Polyelectrolyte Nanocapsules as an Anticancer Drug Carriers

Krzysztof Szczepanowicz 1 Alicja Karabasz 2 Monika Bzowska 2 Sylwia Lukasiewicz 2 Piotr Warszynski 1
1Nanostructures of Soft Matter, Jerzy Haber Institute of Catalysis and Surface Chemistry PAS, Krakow, Poland
2Faculty of Biochemistry, Biophysics and Biotechnology, Jagiellonian University, Krakow, Poland

The targeted delivery of the drugs is currently one of the main topics in the field of nanomedicine. Many drug-candidate compounds have been found active in vitro, but had limited clinical effectiveness partly because of their side effects, low solubility, and/or other limitations of pharmaceutical parameters. Among various approaches to specifically target drug-loaded carrier systems to required pathological sites in the body, two seem to be most advanced--passive (EPR effect-mediated) targeting, based on the longevity of the pharmaceutical carrier in the blood and its accumulation in pathological sites with compromised vasculature, and active targeting, based on the attachment of specific ligands to the surface of pharmaceutical carriers to recognize and bind pathological cells.  The aim of our work was to develop the method of preparation of loaded nanocapsules and their surface modification for passive targeting via EPR effect. Nanocapsules containing anticancer drugs (e.g. Taxol, Curcumine), were prepared using a method of direct encapsulation of emulsion droplets in polyelectrolyte multilayer shell. The oil cores containing selected drugs stabilized by an AOT/PLL (Poly L-Lizyne) surface complex were encapsulated with shells formed by layer-by-layer adsorption of polyelectrolytes. The average size of the obtained capsules was 100 nm. Surface of obtained capsules were modified by pegylation for passive targeting. In vitro anti-cancer activity of the nanoencapsulated anticancer drugs on CT26 CEA, 4T1 cancer cells was evaluated.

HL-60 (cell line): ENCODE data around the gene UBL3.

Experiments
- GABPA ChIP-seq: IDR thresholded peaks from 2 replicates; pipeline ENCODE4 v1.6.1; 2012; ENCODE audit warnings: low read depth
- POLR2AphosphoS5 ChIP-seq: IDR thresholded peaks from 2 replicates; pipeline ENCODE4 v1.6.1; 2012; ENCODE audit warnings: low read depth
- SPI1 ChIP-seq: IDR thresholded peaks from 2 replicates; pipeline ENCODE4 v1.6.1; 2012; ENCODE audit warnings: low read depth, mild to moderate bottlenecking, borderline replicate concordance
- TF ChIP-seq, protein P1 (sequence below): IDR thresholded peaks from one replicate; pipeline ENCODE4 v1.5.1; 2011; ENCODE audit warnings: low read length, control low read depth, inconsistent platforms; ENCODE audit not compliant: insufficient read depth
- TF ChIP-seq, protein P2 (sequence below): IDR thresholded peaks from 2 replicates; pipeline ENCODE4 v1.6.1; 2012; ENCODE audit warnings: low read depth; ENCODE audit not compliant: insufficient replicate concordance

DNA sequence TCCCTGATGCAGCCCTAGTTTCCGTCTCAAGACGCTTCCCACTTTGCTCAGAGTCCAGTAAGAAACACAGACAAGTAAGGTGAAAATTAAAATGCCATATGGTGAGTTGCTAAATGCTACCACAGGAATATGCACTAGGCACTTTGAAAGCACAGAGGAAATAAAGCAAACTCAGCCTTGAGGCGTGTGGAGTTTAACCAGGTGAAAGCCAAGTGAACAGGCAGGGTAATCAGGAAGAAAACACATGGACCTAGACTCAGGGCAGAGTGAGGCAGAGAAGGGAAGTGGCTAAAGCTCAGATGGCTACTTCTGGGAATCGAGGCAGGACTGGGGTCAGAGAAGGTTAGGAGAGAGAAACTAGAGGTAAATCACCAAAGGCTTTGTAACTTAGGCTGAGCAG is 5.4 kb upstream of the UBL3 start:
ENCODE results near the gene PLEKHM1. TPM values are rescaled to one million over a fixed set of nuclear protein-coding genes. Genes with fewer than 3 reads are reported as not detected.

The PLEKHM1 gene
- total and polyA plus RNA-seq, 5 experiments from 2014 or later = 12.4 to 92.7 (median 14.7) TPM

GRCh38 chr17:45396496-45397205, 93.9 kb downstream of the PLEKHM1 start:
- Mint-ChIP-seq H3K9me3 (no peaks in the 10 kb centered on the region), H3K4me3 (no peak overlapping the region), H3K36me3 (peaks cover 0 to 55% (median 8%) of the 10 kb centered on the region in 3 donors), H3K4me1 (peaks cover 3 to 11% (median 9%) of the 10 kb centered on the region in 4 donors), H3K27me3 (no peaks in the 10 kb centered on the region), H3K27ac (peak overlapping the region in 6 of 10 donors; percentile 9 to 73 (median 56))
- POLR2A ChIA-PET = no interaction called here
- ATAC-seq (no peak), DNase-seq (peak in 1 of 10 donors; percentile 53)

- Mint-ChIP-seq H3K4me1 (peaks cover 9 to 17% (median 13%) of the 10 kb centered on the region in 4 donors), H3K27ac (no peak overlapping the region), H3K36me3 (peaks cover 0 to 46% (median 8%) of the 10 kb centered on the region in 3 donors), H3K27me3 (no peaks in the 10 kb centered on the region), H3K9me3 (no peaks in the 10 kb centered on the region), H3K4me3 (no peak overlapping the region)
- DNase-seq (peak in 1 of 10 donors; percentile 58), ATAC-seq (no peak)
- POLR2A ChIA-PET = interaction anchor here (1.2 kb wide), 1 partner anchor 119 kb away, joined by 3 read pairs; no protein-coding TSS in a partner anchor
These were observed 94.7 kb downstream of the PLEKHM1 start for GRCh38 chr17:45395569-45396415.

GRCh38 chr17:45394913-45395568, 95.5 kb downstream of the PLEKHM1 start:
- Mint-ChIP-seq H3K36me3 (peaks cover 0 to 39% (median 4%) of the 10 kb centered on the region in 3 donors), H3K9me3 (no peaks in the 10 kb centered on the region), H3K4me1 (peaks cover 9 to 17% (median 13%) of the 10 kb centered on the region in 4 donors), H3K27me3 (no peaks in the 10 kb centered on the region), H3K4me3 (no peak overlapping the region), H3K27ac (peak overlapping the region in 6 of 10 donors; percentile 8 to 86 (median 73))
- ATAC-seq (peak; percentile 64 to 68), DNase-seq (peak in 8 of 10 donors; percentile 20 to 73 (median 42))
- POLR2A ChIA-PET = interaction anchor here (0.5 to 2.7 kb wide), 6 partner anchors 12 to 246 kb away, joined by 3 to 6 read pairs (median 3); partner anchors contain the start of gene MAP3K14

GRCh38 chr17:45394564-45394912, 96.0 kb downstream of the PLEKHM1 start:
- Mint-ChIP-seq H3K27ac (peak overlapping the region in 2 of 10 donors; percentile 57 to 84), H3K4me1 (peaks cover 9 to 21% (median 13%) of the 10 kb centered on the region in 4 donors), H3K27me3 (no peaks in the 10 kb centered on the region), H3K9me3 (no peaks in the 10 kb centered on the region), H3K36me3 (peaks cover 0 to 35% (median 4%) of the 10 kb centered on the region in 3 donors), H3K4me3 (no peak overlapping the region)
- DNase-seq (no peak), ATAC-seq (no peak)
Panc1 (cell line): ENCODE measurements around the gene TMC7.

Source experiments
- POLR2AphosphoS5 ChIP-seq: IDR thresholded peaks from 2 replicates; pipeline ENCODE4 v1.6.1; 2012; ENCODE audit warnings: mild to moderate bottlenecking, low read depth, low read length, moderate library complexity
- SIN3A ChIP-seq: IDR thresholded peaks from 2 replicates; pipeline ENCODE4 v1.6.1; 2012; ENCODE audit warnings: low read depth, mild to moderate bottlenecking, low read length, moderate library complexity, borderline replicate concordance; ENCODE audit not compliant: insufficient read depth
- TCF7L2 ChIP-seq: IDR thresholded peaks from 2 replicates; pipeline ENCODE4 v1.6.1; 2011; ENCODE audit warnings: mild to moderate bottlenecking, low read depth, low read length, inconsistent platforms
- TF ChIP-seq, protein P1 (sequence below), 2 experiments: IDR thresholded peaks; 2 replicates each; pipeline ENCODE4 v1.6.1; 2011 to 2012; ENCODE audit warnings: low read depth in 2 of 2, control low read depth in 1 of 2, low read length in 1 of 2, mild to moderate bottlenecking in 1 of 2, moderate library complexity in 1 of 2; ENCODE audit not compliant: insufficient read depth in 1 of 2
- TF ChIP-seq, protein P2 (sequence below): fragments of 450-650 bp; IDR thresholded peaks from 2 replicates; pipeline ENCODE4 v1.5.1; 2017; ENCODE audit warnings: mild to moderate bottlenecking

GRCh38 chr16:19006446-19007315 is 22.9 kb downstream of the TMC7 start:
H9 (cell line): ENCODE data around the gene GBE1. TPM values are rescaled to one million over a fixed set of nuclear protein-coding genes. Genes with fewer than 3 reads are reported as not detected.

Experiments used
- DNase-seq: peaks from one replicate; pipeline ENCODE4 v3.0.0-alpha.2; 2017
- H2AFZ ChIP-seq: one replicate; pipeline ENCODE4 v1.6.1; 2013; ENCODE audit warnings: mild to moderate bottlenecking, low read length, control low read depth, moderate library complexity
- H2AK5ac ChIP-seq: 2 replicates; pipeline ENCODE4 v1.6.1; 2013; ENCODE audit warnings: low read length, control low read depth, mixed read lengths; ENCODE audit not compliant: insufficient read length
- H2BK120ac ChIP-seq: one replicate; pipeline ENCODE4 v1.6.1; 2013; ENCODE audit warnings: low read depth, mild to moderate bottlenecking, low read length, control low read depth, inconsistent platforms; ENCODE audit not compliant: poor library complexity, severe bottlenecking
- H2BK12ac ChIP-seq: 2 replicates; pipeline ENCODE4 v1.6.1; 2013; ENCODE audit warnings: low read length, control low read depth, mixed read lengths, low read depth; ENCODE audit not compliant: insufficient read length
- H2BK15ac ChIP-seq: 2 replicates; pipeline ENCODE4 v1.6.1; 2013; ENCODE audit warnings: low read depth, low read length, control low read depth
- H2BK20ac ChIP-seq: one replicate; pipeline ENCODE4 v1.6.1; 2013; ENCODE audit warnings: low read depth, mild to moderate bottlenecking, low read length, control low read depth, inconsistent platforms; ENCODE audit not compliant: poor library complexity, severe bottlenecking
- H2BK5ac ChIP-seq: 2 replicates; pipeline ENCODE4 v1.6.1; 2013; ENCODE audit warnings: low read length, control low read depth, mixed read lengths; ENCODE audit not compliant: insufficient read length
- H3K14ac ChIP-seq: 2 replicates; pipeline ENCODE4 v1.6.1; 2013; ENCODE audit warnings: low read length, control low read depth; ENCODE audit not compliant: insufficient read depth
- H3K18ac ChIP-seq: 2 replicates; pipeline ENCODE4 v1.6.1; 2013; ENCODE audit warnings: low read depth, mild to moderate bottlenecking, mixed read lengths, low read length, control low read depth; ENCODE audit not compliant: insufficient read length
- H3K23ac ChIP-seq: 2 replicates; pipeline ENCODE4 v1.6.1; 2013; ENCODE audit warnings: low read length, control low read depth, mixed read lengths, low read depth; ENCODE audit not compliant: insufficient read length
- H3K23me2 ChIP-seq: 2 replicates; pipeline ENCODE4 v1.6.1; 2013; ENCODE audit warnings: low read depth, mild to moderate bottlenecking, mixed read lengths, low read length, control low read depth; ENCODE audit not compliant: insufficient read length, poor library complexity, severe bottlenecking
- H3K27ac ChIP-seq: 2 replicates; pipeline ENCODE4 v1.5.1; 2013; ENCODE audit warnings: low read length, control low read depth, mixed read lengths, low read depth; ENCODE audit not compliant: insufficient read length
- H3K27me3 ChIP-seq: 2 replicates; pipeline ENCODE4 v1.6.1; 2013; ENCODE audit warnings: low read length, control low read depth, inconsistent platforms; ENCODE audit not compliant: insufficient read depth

This work was supported by a grant from the Polish National Science Centre, grant no. UMO-2011/03/D/ST5/05635



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